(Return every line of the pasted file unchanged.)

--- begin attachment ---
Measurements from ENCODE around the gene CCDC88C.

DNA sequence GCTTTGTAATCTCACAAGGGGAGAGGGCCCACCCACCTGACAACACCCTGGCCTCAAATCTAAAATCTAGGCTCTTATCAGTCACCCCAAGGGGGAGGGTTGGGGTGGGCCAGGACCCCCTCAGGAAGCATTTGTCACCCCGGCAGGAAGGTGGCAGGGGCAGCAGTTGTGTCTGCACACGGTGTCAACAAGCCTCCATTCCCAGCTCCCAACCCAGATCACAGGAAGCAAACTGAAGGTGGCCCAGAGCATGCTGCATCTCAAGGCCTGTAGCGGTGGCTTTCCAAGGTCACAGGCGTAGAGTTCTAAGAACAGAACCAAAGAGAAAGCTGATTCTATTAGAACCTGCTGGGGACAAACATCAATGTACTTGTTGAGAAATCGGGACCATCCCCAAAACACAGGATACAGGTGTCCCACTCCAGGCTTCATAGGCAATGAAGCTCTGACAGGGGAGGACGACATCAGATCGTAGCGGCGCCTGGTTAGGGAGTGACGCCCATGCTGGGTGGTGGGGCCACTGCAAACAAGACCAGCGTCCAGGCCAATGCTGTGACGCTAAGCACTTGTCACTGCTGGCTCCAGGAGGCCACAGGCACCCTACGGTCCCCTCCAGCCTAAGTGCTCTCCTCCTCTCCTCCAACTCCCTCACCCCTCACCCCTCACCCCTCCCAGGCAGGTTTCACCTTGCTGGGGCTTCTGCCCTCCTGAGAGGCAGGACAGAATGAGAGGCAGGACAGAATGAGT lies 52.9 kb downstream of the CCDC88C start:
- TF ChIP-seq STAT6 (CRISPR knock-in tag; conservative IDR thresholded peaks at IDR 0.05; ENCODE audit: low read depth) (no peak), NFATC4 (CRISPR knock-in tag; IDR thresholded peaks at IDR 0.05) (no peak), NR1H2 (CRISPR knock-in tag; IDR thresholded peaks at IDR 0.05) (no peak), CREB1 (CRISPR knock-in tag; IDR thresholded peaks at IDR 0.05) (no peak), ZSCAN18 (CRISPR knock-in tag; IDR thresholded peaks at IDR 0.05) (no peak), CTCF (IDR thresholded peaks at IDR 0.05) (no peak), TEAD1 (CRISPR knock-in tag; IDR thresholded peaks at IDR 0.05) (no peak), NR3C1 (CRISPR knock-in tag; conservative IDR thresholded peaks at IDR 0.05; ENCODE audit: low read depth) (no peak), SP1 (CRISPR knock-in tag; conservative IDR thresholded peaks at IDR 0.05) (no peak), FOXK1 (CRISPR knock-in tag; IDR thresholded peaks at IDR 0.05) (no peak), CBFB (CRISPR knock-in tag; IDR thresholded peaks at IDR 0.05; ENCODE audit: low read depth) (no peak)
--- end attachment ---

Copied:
Measurements from ENCODE around the gene CCDC88C.

DNA sequence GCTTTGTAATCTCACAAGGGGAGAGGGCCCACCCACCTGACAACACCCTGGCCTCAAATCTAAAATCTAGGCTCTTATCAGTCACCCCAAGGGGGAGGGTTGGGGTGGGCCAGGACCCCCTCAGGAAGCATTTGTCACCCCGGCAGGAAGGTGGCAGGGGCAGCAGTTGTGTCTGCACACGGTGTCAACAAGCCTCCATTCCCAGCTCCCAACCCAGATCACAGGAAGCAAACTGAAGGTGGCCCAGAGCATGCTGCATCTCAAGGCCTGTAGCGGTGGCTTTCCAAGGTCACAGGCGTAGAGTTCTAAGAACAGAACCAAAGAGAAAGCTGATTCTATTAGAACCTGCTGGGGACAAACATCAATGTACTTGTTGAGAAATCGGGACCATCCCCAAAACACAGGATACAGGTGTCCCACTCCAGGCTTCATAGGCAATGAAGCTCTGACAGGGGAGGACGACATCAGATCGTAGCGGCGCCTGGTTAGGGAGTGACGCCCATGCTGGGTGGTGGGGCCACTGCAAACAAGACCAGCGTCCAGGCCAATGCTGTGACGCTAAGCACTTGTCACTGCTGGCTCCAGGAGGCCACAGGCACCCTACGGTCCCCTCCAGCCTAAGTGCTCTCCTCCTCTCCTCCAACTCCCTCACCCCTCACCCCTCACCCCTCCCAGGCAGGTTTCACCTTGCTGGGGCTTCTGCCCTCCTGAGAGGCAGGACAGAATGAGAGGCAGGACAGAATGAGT lies 52.9 kb downstream of the CCDC88C start:
- TF ChIP-seq STAT6 (CRISPR knock-in tag; conservative IDR thresholded peaks at IDR 0.05; ENCODE audit: low read depth) (no peak), NFATC4 (CRISPR knock-in tag; IDR thresholded peaks at IDR 0.05) (no peak), NR1H2 (CRISPR knock-in tag; IDR thresholded peaks at IDR 0.05) (no peak), CREB1 (CRISPR knock-in tag; IDR thresholded peaks at IDR 0.05) (no peak), ZSCAN18 (CRISPR knock-in tag; IDR thresholded peaks at IDR 0.05) (no peak), CTCF (IDR thresholded peaks at IDR 0.05) (no peak), TEAD1 (CRISPR knock-in tag; IDR thresholded peaks at IDR 0.05) (no peak), NR3C1 (CRISPR knock-in tag; conservative IDR thresholded peaks at IDR 0.05; ENCODE audit: low read depth) (no peak), SP1 (CRISPR knock-in tag; conservative IDR thresholded peaks at IDR 0.05) (no peak), FOXK1 (CRISPR knock-in tag; IDR thresholded peaks at IDR 0.05) (no peak), CBFB (CRISPR knock-in tag; IDR thresholded peaks at IDR 0.05; ENCODE audit: low read depth) (no peak)